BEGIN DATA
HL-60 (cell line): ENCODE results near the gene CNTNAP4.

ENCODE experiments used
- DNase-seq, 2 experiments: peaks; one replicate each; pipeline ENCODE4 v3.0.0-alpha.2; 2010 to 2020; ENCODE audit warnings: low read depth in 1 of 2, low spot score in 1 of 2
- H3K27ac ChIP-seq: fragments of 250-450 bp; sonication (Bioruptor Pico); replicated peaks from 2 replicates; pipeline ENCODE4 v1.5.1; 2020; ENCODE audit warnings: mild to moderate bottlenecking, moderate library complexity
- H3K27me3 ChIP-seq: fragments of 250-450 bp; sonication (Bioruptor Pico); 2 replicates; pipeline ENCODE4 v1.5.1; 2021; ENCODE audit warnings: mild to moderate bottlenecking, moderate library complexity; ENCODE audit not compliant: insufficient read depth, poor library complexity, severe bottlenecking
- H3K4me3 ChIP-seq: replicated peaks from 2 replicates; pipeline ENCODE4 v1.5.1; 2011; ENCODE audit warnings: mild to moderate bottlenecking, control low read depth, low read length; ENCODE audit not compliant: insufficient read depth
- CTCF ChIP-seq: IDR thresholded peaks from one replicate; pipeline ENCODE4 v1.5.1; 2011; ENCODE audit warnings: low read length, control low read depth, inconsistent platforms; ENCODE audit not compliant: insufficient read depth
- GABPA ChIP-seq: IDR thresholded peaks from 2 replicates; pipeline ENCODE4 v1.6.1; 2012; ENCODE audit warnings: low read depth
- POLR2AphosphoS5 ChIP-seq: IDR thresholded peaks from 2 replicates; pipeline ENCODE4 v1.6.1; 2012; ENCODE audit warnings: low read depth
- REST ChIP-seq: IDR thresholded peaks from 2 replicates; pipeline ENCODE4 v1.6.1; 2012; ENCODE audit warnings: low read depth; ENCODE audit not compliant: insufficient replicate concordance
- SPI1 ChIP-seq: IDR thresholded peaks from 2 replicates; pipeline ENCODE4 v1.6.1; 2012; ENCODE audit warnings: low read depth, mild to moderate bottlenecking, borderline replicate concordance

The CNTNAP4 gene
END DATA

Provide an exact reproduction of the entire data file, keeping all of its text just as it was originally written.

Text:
HL-60 (cell line): ENCODE results near the gene CNTNAP4.

ENCODE experiments used
- DNase-seq, 2 experiments: peaks; one replicate each; pipeline ENCODE4 v3.0.0-alpha.2; 2010 to 2020; ENCODE audit warnings: low read depth in 1 of 2, low spot score in 1 of 2
- H3K27ac ChIP-seq: fragments of 250-450 bp; sonication (Bioruptor Pico); replicated peaks from 2 replicates; pipeline ENCODE4 v1.5.1; 2020; ENCODE audit warnings: mild to moderate bottlenecking, moderate library complexity
- H3K27me3 ChIP-seq: fragments of 250-450 bp; sonication (Bioruptor Pico); 2 replicates; pipeline ENCODE4 v1.5.1; 2021; ENCODE audit warnings: mild to moderate bottlenecking, moderate library complexity; ENCODE audit not compliant: insufficient read depth, poor library complexity, severe bottlenecking
- H3K4me3 ChIP-seq: replicated peaks from 2 replicates; pipeline ENCODE4 v1.5.1; 2011; ENCODE audit warnings: mild to moderate bottlenecking, control low read depth, low read length; ENCODE audit not compliant: insufficient read depth
- CTCF ChIP-seq: IDR thresholded peaks from one replicate; pipeline ENCODE4 v1.5.1; 2011; ENCODE audit warnings: low read length, control low read depth, inconsistent platforms; ENCODE audit not compliant: insufficient read depth
- GABPA ChIP-seq: IDR thresholded peaks from 2 replicates; pipeline ENCODE4 v1.6.1; 2012; ENCODE audit warnings: low read depth
- POLR2AphosphoS5 ChIP-seq: IDR thresholded peaks from 2 replicates; pipeline ENCODE4 v1.6.1; 2012; ENCODE audit warnings: low read depth
- REST ChIP-seq: IDR thresholded peaks from 2 replicates; pipeline ENCODE4 v1.6.1; 2012; ENCODE audit warnings: low read depth; ENCODE audit not compliant: insufficient replicate concordance
- SPI1 ChIP-seq: IDR thresholded peaks from 2 replicates; pipeline ENCODE4 v1.6.1; 2012; ENCODE audit warnings: low read depth, mild to moderate bottlenecking, borderline replicate concordance

The CNTNAP4 gene